The article you just read was brought to you by a few thousand dedicated readers. Will you join them?

Thanks for coming by The Tyee and reading one of many original articles we’ll post today. Our team works hard to publish in-depth stories on topics that matter on a daily basis. Our motto is: No junk. Just good journalism.

Just as we care about the quality of our reporting, we care about making our stories accessible to all who want to read them and provide a pleasant reading experience. No intrusive ads to distract you. No paywall locking you out of an article you want to read. No clickbait to trick you into reading a sensational article.

There’s a reason why our site is unique and why we don’t have to rely on those tactics — our Tyee Builders program. Tyee Builders are readers who chip in a bit of money each month (or one-time) to our editorial budget. This amazing program allows us to pay our writers fairly, keep our focus on quality over quantity of articles, and provide a pleasant reading experience for those who visit our site.

In the past year, we’ve been able to double our staff team and boost our reporting. We invest all of the revenue we receive into producing more and better journalism. We want to keep growing, but we need your support to do it.

Fewer than 1 in 100 of our average monthly readers are signed up to Tyee Builders. If we reach 1% of our readers signing up to be Tyee Builders, we could continue to grow and do even more.

If you appreciate what The Tyee publishes and want to help us do more, please sign up to be a Tyee Builder today. You pick the amount, and you can cancel any time.

Support our growing independent newsroom and join Tyee Builders today.
Canada needs more independent media. And independent media needs you.

Did you know that most news organizations in Canada are owned by just a handful of companies? And that these companies have been shutting down newsrooms and laying off reporters continually over the past few decades?

Fact-based, credible journalism is essential to our democracy. Unlike many other newsrooms across the country, The Tyee’s independent newsroom is stable and growing.

How are we able to do this? The Tyee Builder program. Tyee Builders are readers who chip into our editorial budget so that we can keep doing what we do best: fact-based, in-depth reporting on issues that matter to our readers. No paywall. No junk. Just good journalism.

Fewer than 1 in 100 of our average monthly readers are signed up to be Tyee Builders. If we reach 1% of our readers signing up to be Tyee Builders, we could continue to grow and do even more.

If you appreciate what The Tyee publishes and want to help us do more, please sign up to be a Tyee Builder today. You pick the amount, and you can cancel any time.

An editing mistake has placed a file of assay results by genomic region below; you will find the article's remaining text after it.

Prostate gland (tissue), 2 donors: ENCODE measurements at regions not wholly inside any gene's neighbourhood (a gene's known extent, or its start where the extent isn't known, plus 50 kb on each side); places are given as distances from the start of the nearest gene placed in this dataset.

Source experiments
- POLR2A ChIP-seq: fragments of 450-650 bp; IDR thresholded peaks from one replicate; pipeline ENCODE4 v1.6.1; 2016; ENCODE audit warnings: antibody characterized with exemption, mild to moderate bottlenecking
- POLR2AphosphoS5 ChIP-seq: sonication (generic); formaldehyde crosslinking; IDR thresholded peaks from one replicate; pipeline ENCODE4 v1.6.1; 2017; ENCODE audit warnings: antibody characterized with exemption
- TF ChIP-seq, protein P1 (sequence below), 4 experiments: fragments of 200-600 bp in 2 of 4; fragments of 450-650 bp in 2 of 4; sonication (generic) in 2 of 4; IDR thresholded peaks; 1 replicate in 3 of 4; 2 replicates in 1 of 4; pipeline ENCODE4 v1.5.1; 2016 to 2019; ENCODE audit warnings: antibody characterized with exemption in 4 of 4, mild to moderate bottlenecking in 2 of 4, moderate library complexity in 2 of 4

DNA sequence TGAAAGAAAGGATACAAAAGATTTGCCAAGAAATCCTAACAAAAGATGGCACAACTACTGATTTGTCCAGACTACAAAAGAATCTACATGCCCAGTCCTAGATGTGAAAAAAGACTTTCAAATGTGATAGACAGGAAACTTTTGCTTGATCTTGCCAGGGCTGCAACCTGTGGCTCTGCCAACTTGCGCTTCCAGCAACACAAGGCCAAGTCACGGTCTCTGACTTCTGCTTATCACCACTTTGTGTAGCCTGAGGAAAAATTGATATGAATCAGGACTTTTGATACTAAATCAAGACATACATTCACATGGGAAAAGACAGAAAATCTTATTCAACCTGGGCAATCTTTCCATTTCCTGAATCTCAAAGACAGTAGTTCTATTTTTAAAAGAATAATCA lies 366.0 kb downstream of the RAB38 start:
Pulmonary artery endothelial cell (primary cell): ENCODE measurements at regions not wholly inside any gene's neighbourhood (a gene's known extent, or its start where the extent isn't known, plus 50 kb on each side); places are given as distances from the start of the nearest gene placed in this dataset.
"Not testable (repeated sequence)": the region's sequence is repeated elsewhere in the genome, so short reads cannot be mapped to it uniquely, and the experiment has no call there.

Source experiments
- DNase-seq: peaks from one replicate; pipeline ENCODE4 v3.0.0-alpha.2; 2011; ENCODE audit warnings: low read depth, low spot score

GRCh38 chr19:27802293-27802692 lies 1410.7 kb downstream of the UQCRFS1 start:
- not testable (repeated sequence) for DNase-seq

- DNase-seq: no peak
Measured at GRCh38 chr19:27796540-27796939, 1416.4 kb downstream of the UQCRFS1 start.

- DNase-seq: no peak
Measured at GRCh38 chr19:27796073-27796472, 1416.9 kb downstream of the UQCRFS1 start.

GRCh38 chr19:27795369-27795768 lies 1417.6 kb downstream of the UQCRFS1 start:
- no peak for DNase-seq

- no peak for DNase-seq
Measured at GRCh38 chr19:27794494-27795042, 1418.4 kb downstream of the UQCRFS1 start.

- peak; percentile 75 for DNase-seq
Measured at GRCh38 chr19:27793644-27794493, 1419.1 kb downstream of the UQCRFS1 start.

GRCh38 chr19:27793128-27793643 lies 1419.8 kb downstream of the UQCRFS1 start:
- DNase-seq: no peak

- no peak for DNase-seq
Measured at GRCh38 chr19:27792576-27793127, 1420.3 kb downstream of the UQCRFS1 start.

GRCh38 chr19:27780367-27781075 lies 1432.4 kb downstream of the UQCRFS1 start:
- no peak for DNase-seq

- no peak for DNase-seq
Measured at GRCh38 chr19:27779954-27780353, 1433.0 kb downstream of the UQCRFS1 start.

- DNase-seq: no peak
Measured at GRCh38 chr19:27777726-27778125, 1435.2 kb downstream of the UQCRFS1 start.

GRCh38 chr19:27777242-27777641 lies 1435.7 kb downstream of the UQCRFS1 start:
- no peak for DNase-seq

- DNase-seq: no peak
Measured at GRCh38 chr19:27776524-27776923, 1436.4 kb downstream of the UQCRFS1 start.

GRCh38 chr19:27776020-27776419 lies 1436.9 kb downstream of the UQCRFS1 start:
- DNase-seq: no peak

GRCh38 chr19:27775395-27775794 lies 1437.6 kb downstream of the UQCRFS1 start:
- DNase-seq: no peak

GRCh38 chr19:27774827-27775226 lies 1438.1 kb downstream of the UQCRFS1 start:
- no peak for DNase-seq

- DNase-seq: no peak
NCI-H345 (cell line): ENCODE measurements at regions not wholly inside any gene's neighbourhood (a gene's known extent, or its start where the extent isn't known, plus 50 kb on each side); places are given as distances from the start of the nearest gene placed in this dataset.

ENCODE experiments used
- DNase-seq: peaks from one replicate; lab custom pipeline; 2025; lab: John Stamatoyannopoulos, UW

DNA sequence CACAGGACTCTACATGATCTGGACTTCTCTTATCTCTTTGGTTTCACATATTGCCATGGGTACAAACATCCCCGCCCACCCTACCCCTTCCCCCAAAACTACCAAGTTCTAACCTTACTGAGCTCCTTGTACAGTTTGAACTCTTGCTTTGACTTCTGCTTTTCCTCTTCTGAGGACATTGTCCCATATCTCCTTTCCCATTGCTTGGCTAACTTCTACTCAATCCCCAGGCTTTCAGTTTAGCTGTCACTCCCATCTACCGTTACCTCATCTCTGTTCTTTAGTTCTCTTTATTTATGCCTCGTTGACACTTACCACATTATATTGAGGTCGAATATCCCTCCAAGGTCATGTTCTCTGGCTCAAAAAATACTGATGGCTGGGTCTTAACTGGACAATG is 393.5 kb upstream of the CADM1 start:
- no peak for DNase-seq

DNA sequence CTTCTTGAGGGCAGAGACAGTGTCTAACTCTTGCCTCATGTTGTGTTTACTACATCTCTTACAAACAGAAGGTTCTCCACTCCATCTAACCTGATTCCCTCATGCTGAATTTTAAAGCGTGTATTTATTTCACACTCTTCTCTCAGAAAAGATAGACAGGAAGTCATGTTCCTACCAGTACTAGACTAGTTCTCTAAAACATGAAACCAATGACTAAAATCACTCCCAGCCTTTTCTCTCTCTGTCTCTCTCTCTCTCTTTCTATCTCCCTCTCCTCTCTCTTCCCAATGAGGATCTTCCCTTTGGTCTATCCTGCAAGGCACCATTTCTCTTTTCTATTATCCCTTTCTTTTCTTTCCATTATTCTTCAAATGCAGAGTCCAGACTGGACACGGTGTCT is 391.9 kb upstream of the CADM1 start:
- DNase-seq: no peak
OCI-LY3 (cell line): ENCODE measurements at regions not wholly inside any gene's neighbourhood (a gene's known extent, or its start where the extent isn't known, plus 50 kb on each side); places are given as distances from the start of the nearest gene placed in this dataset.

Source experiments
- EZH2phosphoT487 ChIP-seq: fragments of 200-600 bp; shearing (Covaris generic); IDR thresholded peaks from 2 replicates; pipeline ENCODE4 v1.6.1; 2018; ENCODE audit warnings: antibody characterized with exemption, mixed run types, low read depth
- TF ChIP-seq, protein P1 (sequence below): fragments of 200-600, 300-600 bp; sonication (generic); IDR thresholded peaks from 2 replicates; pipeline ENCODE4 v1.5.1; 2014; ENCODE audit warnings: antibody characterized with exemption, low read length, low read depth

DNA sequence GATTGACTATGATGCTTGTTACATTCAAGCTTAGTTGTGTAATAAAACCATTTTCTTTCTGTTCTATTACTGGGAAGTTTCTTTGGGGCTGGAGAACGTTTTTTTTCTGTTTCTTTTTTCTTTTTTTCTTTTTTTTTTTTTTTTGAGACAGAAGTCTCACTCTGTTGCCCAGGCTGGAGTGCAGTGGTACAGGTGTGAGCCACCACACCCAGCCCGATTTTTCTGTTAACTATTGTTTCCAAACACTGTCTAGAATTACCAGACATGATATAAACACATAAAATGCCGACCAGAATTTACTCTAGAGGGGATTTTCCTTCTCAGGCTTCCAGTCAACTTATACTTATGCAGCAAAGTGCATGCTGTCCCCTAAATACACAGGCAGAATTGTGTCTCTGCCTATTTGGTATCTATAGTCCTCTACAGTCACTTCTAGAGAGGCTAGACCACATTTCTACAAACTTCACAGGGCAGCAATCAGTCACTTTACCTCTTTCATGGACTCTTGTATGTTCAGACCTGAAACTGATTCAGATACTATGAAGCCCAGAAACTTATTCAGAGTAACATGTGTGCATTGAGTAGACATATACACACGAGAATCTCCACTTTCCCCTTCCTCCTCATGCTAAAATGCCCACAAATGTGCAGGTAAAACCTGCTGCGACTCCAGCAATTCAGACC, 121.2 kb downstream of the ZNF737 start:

Support our growing independent newsroom and join Tyee Builders today.
We value: Our readers.
Our independence. Our region.
The power of real journalism.
We're reader supported.
Get our newsletter free.
Help pay for our reporting.
News
  |  
Indigenous
  |  
Food

How Canada’s Oilsands City Is Supporting Indigenous Food Sovereignty

A new Métis Cultural Centre in Fort McMurray aims to revive traditional practices in an urban setting.

Missy Johnson 24 Jul 2020 | TheTyee.ca

Missy Johnson is an intern with The Tyee as a part of the Journalists for Human Rights Emerging Indigenous Reporter program. She is a recent graduate of the Langara College journalism program.

Genevieve Noel was in the room when Fort McMurray city councillors voted unanimously last month to provide almost eight acres for a Métis Cultural Centre.

Noel, a Métis woman and designer, said she had goosebumps as the votes were counted. The $22-million project offers a chance to reconnect with her Indigenous identity, she said.

And that includes exploring Indigenous food sovereignty as a solution to food insecurity, climate chaos and loss of culture, she said.

“As we were reconnecting with Indigenous culture, it just was so evident to me that the wisdom of traditional Indigenous culture is the way forward. We really need to embrace the Earth and really reconnect,” she said. “The spirituality was another layer that I really appreciate.”

Noel and her husband Maginnis Cocivera are founders of Mindful Homes, a North Vancouver architecture firm that hopes to facilitate “a seamless transition to the post-carbon era in response to climate change.”

The firm has been selected by McMurray Métis to design the project.

“It’s an honour to work with them and help bring all these things back,” Noel said. “It’s really a nice healing process to bring community together, and we want to present the project that way, like we’re all moving forward together, we’re not leaving anybody behind, and people can learn to live together again in a more positive way.”

Bill Loutitt, CEO of McMurray Métis, says Mindful Homes was chosen based on its approach to the project.

851px version of IMAGE1.MCC-Design.png
Rendering of the new Métis Cultural Centre in Fort McMurray, designed by Mindful Homes.

“We kind of like the presentation in that it’s a little bit back to the ’60s… but with a little bit more technological advances,” he said. “It’s going to really be an eyecatcher with just the design alone.